As someone who holds very little personal knowledge of ‘Indian culture’ (already a misnomer as India is so large as to contain a plethora of wildly differing cultures), Modernism by Other Means is nothing short of an essential aid not only in contextualizing Dutta’s films, but in some cases understanding the absolute basics of what each film communicates, the existing register it is working within or developing upon.

Before last year, Dutta’s body of workMany of Amit Dutta’s films can be rented on demand via the Matra Publications Vimeo page: https://vimeo.com/matrapublications (Thank you to Srikanth for pointing this out.) was largely unavailable to interested eyes, save for a few appearances on festival circuits, but apparently even those have lessened over time. That Dutta’s filmography was licensed for streaming rights by MUBI last year is an anomaly in in the world of virtual film screenings. In some regions (India), this has meant a slew of Dutta titles were instantaneously available. In others (Germany), it meant a trickle of piecemeal availability, a wait-too-long-and-you’ll-miss-it turnaround. Exactly one month before typing this sentence, I watched Nainsukh (2010) on the service. Now, without warning, it is no longer viewable.

To be perfectly honest, at first blush, Dutta’s films did not reach me on a personal level. Yet as I continued to dig, I learned that his work varies as much in style as it does in its interests. While he’s not strictly an ‘avant-gardist’ per se, the breadth of his style includes many a filmmaking mode hardly embraced outright by most arthouse-minded viewers. And despite our aesthetic differences in many cases, I admire him as an artist; uncompromising and constantly experimenting. Where many avant-gardists might settle into a single style and stick to it (this can reap visual and metaphysical rewards, no doubt!), Dutta often ventures far from the cradle of safety in every respect. He has worked with various stocks of celluloid, digital, mini-DV tapes and other formats. The works themselves range from the wordy to silent.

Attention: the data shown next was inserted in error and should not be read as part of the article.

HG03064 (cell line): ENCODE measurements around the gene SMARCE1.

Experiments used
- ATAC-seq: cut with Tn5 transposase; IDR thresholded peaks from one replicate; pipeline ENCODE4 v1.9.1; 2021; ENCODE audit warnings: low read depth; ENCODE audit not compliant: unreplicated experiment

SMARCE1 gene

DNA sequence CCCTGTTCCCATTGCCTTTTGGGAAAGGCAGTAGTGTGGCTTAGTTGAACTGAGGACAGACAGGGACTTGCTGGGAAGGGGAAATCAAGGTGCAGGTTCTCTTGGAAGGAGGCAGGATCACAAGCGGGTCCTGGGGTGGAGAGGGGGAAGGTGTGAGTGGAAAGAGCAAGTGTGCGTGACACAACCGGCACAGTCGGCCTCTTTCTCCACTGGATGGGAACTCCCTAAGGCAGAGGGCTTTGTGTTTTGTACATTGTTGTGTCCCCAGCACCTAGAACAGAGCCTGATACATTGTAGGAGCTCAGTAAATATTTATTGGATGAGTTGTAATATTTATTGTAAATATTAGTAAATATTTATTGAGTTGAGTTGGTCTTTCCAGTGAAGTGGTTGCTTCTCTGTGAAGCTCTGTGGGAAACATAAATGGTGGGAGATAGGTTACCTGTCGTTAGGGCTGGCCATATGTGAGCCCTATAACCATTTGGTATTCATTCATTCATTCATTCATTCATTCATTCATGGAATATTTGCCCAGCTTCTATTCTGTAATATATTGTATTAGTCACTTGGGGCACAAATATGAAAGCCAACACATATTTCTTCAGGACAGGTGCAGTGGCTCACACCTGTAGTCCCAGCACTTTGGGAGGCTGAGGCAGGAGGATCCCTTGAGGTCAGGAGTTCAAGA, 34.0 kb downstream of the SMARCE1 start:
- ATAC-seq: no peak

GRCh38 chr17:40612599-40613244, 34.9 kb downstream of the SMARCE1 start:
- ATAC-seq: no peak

In Chitrashala aka House of Paintings (2015), Dutta begins by filming the interaction of framed paintings with their surroundings, using the reflections on glass to produce new works of art, until, halfway through, we enter the frame and the world of the paintings—figures are crudely animated in a Monty Python-adjacent mode, one which Dutta reprised last year for Wittgenstein Plays Chess with Marcel Duchamp, or How Not to Do Philosophy (2020). Dutta’s wife, Ayswarya Sankaranarayanan appears in the credits for both films; in the former as co-writer and in the animation department (as Ayswarya S. Dutta) in the latter. She also appears as second screenplay credit after Amit in The Seventh Walk. Note also that The Seventh Walk’s assistant director was none other than accomplished director Pushpendra Singh. Srinivasan on Chitrashala:

The museum, moreover, is almost devoid of human presence, giving an overarching feeling of a meticulous, Kubrick-like directorial control and formal severity at work. This steely muscularity of the first half is countered by the soft, sinuous style of the second. The ‘camera’ here is freer, traversing diagonals and craning over picture planes. The audio is peppered with sounds of women’s bangles and anklets, as it is with vibrant diegetic noise. The pace is more leisurely, with an average shot length of just over 6.4 seconds (88 shots spanning 565 seconds), compared to 4.9 seconds in the earlier segment (90 shots over 445 seconds).

It is this astute mathematical attention to detail alongside a metaphysical, poetic, and formal appreciation which makes the book a truly standout text.